Medical student Isabelle Lomax-Sawyers dreaded the metabolism module at med school. The reason, she says, is because she's fat.
In a blog post which became a frank article in the Journal of Paediatrics & Child Health, Lomax-Sawyers refers to her body as the type patients are warned not to have.
She talks to Kim Hill about living with a body that is stigmatised while training to be a doctor.
When larger people go to the doctors, they often find that whatever complaint they presenting, the response is 'Lose some weight and it'll go away', Lomax-Sawyers says.
"As an obese person, hearing the term 'obesity epidemic' makes me feel like my body is a disease."
Pictures of "headless fatties" in the media don't help the situation.
"Along with news reports about obesity you see pictures of people that have presumably been taken without their consent in the street. Just 'Head chopped off. Here's a fat body. Don't look like that'."
Lomax-Sawyers acknowledges diet and physical activity-related illness is on the increase, but says doctors berating their patients to lose weight is successful neither for achieving weight loss or building on-going trust.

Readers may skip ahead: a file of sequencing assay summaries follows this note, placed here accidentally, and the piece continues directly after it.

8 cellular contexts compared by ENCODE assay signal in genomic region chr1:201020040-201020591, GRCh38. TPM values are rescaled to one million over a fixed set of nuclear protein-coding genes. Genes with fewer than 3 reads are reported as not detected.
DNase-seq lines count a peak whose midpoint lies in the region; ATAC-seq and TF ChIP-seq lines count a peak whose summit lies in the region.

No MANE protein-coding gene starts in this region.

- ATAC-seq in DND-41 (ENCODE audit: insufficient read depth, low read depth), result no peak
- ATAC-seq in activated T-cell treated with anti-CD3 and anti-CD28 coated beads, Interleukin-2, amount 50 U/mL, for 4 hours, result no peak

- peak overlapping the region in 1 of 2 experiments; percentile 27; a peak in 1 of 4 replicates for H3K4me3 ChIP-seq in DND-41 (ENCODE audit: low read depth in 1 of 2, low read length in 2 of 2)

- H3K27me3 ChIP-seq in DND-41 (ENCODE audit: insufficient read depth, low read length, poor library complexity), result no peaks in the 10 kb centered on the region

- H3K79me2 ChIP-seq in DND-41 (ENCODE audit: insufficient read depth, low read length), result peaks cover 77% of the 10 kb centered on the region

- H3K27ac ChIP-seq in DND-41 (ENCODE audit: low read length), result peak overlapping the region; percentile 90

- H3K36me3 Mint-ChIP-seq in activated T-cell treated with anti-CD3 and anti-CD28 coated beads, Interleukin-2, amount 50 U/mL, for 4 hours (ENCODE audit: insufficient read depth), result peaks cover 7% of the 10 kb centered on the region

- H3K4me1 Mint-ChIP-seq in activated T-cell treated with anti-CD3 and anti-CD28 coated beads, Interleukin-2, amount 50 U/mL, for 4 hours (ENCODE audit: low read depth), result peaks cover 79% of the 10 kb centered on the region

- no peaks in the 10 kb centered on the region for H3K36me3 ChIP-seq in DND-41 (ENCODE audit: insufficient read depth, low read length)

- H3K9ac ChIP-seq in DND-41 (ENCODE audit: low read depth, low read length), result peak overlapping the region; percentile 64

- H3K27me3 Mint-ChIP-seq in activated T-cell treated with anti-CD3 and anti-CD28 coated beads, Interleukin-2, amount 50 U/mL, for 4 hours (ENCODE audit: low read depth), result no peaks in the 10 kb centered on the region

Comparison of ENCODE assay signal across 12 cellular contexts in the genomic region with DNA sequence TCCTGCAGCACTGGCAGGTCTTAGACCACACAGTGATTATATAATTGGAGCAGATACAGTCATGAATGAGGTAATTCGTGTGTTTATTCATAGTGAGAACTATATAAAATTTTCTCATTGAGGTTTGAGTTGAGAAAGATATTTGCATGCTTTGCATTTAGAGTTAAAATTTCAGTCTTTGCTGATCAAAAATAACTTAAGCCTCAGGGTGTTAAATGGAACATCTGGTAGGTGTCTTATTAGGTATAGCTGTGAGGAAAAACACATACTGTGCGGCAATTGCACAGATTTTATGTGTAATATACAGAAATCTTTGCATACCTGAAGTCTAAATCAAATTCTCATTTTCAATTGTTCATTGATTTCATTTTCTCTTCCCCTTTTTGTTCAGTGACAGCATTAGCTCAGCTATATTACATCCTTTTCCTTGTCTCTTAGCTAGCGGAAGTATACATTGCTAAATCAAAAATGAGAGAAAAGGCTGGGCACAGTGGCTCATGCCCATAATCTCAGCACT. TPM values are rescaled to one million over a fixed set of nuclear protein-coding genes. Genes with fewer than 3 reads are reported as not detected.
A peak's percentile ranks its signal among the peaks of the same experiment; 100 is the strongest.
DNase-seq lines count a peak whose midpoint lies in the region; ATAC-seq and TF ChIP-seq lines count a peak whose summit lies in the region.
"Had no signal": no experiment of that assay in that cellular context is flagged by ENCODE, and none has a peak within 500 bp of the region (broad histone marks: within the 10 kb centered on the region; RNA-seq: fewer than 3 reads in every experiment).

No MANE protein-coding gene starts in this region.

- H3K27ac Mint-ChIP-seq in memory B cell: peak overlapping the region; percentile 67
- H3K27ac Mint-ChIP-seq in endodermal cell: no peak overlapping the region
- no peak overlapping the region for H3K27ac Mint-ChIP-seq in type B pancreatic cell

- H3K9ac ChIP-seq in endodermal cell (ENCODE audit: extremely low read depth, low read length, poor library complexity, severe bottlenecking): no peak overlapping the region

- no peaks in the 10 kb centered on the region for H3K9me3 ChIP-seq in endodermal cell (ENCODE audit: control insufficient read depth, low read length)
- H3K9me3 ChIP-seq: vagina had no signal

Health professionals who haven't had significant health concerns of their own may be less understanding of what a patient is going through, she says.
"We need to treat people with respect and compassion regardless of what their bodies are like and we need to be thinking about what actually works to reduce these 'lifestyle' illnesses. I don't think we've found that yet."
"Being a health professional doesn't mean you have to be a six-foot tall guy who mountain-bikes every weekend and climbs rocks or whatever… you can be in a variety of health states."